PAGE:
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by Abigail Van Buren

Teenager's Puppy Love Delivers a Painful Bite

DEAR ABBY: Would you please print this to educate your readers about something I witness every summer -- parents encouraging little kids to take native wildlife.

I watched a 6-year-old girl show off the two palm-sized baby turtles her dad had "given" her from the lake, and put them into a plastic container to take home. Abby, they were snapping turtles! Mom won't be pleased when those "pets" snap a finger.

Then there was the mom who thought it would be fun for her 7-year-old boy to play with a few frogs in their dry, dense, sun-drenched backyard. Within an hour, the amphibians had escaped and, best guess is, they died and became dehydrated, sun-dried critters or dog food.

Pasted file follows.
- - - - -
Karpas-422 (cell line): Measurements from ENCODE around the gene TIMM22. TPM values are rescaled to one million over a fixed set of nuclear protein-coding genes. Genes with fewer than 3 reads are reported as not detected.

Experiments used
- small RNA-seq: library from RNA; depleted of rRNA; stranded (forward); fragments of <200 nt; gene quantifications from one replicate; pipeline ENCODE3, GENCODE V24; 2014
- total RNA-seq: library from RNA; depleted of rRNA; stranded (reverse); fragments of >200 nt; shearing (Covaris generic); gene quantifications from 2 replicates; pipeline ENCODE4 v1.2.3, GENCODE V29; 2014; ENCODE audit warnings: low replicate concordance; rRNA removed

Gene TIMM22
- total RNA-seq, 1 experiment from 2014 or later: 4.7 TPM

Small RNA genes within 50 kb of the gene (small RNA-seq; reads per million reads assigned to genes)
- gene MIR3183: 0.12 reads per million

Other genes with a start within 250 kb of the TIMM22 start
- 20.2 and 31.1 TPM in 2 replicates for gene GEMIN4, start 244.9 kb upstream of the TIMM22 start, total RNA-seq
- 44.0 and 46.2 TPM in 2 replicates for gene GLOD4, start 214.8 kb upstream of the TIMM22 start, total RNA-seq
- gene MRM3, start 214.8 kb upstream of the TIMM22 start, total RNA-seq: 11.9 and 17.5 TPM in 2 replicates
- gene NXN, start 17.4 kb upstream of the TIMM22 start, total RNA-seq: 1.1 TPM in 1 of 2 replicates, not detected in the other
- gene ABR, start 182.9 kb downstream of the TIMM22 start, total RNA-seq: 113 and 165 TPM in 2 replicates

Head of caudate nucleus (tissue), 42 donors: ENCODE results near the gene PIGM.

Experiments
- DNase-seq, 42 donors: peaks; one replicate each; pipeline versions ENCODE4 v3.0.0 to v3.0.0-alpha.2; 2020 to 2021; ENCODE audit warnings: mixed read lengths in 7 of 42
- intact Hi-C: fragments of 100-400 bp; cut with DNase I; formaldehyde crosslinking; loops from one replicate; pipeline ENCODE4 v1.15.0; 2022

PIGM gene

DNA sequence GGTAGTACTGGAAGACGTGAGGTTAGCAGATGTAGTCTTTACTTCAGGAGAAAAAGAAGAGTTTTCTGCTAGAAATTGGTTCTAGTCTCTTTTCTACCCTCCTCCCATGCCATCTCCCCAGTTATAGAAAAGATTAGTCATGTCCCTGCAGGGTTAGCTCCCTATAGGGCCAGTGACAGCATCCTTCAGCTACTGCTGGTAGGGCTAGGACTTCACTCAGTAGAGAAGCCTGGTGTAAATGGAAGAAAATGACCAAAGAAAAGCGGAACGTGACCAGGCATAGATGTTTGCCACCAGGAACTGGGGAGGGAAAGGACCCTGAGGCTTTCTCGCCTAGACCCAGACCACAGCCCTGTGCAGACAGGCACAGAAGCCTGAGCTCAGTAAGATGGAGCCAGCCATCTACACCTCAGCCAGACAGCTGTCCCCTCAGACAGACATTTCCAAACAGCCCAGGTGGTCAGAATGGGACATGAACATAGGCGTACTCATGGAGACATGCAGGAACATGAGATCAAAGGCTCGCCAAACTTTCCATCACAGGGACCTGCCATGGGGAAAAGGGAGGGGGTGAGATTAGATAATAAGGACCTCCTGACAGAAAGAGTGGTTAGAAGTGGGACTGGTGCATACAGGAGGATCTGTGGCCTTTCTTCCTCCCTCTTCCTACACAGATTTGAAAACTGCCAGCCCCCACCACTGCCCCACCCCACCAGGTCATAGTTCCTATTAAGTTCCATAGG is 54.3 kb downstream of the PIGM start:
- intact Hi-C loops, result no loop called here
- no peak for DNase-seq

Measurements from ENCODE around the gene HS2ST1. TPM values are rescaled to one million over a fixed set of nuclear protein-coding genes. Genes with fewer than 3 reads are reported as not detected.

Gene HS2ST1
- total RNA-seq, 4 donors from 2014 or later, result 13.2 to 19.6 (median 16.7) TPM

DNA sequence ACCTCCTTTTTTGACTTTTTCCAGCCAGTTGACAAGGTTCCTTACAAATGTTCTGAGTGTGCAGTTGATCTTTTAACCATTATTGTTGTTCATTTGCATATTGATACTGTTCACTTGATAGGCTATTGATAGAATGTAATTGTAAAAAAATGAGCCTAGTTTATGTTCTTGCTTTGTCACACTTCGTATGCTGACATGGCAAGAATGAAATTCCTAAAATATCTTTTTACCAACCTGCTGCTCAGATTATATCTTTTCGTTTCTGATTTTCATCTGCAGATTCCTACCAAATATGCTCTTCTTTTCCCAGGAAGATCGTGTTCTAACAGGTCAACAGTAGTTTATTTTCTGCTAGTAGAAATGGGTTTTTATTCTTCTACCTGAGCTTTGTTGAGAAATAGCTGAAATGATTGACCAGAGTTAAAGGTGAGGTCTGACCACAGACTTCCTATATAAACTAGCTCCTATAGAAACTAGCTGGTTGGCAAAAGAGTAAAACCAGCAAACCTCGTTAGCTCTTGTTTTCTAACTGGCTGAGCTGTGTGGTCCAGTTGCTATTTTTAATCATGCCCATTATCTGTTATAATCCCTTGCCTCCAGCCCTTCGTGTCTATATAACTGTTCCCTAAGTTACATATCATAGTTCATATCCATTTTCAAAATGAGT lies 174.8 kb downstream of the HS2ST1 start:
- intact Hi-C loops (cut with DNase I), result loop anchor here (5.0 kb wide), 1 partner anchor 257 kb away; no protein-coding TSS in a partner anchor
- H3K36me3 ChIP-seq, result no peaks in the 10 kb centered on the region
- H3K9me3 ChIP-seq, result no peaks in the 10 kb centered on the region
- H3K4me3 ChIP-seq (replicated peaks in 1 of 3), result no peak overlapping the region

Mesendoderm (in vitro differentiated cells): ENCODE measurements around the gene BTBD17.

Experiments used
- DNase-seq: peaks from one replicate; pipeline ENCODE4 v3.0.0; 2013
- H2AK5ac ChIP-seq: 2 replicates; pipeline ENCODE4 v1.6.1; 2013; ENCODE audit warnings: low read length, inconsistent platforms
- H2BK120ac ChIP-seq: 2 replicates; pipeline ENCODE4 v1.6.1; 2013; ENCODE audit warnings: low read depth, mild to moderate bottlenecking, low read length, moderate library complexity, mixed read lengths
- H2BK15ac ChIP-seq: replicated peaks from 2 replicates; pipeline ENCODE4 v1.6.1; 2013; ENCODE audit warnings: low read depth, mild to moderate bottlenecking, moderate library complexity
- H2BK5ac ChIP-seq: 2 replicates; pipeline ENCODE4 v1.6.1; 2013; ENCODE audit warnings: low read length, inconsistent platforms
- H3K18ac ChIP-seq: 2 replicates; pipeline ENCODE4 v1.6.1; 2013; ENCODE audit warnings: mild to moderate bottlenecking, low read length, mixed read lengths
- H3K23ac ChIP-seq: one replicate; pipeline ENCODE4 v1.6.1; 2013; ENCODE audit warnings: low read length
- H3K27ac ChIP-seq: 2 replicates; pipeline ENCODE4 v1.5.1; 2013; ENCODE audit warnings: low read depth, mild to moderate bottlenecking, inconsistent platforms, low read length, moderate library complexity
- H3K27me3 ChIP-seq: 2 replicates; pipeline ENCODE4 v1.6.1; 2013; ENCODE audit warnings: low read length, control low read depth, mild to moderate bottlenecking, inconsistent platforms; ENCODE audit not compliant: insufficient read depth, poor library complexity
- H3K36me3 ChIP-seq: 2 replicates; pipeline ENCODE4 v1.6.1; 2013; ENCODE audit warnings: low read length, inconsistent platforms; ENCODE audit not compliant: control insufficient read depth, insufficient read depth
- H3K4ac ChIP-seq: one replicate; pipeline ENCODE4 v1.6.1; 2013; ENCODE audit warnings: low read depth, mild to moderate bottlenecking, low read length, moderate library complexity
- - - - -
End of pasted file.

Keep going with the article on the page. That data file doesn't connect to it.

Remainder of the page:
Abby, not only is it illegal to take wildlife on a whim, but it's also selfish. At a time when we're already damaging our planet for our recreational pastimes, we need to be teaching our kids that living beings are not toys, but rather a valuable part of natural ecosystems. It's so much more fun to observe and learn from a turtle swimming free in the lake. Please urge parents to stop being so thoughtless, or they may end up with a ticket or a missing digit. -- WILDLIFE PRESERVER IN LAFAYETTE, COLO.

DEAR WILDLIFE PRESERVER: Well said. Children -- and too many adults -- act on impulse when they pick wild plants and flowers, or decide to "adopt" little feral creatures that are destined to die when taken from their natural habitat. Earth Day is April 22 -- that's Thursday -- and it offers a chance for all of us to do something positive for the planet. Many parents use it as an opportunity to bond with their children, and some schools offer credit to students who participate. (Hint, hint.)